Ori is even given the option of using a light sword this time around, not unlike the Knight’s Nail, which belongs to a group of core skills that Ori can acquire in addition to the Shards, three of which can always be easily accessed by opening up an ‘Ability Wheel’ and assigning them to the Y, X, and A buttons. Though I still felt that the action involved a bit too much button-mashing for my tastes, the sheer number of tools and techniques at Ori’s disposal do ensure that the action is never dull, and the welcome return of Bash, a move that enables Ori to launch off enemies and send projectiles in the opposite direction, is a feature of both Ori games that I simply find intrinsically enjoyable to employ. Wisps also adds variety to the gameplay in the form of Shrine Trials; minigame-esque challenges that consist of ‘combat trials’ (these, as the name implies, require defeating a slew of enemies and proved to be some of the more difficult moments during my journey) and ‘time trials’, wherein you must race against Ori’s ghost—and the times of other real-life players via an online Leaderboard—from point A to B within a given time. These side tasks, though entirely optional, always reward your endurance appropriately and offer a nice respite from the game’s primary objectives.
This briefly touches upon two of the other ‘important ingredients’ that Wisps excels at: its progression system and platforming. There are a ton of upgrades and secrets to discover in the world of Niwen, and anyone who seeks to 100% the game will be pleased to learn that Wisps offers around 10 hours of extra content than its forerunner: this game is bigger (and better) than Blind Forest in virtually every way. There is your main hub, a village called Wellspring Glades (to cite Hollow Knight again, think Dirtmouth) that is bustling with NPCs and shops, and which itself can be upgraded in the construction of additional buildings and infrastructure by completing different side quests, these also leading to more rewards. Aside from the main story, there is a lot to do in Niwen and this makes it a pleasure to explore, every nook and cranny teeming not only with life (and death) but secrets that often prove invaluable in furthering Ori’s quest to locate and reunite with his friends. Of course, exploration is immensely benefited when the environments are as beautifully stitched together and beaming with recompense as they are in Niwen, but it’s far superior when the platforming is done well. And how does it fare in Wisps?
If you have played Blind Forest, you’ll know that the platforming in the Ori games is, in a word, very tight. The controls are fluid and responsive, and the level designs are near perfectly constructed for seamless running, jumping, swimming, and wall-climbing through dangerous obstacles that include enemies shooting poisonous chemical cocktails, wall spikes, and stone block death contraptions. However, I do have one major complaint here, and this is probably my biggest gripe with Wisps (I have a few). Ori, especially with his Dash ability, tends to move rather quickly across the screen—so quickly that on numerous occasions the camera couldn’t keep up and I would myself off-screen taking damage from an enemy or from having launched myself into one of the many hazardous surfaces you encounter.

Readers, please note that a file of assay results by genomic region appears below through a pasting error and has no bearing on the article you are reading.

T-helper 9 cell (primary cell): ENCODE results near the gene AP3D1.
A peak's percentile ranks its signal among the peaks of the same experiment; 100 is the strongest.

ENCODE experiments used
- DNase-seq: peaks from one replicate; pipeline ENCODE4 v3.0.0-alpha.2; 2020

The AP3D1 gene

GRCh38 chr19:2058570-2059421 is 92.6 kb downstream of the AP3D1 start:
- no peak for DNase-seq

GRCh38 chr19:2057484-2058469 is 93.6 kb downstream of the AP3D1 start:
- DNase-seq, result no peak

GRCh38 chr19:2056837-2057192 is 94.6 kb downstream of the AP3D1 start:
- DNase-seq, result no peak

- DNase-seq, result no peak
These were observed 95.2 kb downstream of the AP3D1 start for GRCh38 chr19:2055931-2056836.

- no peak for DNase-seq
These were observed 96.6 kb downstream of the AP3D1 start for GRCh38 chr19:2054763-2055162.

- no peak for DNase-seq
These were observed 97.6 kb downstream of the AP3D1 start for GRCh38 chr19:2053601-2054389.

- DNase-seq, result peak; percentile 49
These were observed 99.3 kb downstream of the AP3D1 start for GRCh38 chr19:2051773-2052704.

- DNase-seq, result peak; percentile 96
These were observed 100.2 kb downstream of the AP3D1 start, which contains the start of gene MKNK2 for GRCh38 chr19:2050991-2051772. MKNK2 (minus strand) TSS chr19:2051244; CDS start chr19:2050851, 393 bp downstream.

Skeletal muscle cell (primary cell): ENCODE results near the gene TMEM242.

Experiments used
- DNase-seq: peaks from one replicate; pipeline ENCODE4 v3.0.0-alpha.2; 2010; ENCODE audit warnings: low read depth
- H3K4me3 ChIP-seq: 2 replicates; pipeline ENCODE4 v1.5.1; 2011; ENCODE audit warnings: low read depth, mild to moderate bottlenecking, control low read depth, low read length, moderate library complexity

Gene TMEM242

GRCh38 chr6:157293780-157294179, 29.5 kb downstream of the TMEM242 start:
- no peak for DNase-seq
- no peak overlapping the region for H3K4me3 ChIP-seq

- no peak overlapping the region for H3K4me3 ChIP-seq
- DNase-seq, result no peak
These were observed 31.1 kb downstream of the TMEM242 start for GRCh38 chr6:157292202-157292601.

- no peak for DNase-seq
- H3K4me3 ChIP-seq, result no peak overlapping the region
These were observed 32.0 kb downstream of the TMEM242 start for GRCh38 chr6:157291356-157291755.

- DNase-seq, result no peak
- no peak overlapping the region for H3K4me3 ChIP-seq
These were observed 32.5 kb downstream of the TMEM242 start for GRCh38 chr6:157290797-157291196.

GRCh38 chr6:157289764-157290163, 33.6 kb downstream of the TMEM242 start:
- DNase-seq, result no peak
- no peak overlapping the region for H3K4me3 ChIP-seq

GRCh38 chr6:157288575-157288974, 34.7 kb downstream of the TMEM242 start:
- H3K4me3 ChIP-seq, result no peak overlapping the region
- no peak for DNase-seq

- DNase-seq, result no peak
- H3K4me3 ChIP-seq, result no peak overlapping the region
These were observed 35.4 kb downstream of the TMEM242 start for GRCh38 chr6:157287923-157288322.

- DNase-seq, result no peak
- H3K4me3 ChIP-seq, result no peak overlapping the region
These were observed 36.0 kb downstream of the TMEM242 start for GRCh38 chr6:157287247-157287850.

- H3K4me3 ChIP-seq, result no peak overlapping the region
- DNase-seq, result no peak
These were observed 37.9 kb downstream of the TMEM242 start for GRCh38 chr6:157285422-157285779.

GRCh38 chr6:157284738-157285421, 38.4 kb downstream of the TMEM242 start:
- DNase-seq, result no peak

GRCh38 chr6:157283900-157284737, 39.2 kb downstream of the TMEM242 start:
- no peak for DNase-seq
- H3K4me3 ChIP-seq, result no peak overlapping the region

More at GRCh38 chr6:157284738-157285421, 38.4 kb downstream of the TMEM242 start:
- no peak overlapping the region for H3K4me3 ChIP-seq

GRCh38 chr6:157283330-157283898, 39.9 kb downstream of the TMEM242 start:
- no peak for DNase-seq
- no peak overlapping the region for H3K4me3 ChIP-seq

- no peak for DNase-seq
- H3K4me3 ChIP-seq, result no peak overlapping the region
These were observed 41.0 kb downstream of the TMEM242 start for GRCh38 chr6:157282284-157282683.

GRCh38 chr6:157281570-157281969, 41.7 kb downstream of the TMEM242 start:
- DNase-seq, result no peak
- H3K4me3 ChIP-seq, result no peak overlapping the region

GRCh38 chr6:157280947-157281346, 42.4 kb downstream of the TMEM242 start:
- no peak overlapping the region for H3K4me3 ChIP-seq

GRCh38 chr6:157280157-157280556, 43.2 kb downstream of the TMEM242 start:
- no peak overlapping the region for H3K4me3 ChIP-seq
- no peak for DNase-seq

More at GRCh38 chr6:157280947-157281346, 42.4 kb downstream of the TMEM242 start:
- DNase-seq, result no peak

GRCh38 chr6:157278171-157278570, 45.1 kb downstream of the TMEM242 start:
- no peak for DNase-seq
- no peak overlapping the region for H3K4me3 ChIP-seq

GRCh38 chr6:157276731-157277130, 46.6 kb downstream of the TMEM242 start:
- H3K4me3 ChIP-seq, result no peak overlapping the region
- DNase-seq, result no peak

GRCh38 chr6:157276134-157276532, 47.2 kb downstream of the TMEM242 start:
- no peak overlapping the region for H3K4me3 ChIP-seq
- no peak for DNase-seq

A couple of seconds later, the camera would move to center Ori on-screen once again but not before I had already found myself penalized, sometimes earning a trip back to my previous checkpoint (which are fortunately very frequent) via death. The fact that the camera occasionally just fails to keep up with the character, and occurs often enough to be fairly obnoxious, is in my humble opinion, inexcusable, and more so because it seems to be a performance issue that (I would think) could be easily remedied by way of a downloadable update. This is not the only performance issue with Wisps but it is the one that I found most baffling and disagreeable. It also detracted from the excellency of the platforming which in-of-itself ranks among the best of any Metroidvanias I have hitherto played.
Finally, there is the experience of exploring the world of Niwen. I’ll have more to say about the graphics in the ‘Presentation’ section below but suffice to say it is a real joy to traverse the many different terrains that are present in Wisps (ranging from icy forests to sandy temples). The attention paid to detail in every area that you find yourself in is testament to the team of talented artists that worked on Wisps, having somehow outshone their previous efforts that rightly earned Blind Forest endless heaps of praise. My favorite area has to be the aforementioned Mouldwood Depths (i.e. home of the icky spider webs and one ghastly boss fight which I found to be the only really challenging encounter in the game, having played on Normal difficulty), that is, after the area was illuminated, as it is initially shrouded in darkness—which almost instantly kills you, forcing you to stay near sources of light—and was a total pain in my ass. The world design in Wisps is at the top of its class and offers all of the initial bewilderment (how do I reach that section there, you’ll find yourself asking more than once) and eventual satisfaction (ah-ha!) that bestow upon the best games in this genre the widespread acclaim they have come to earn.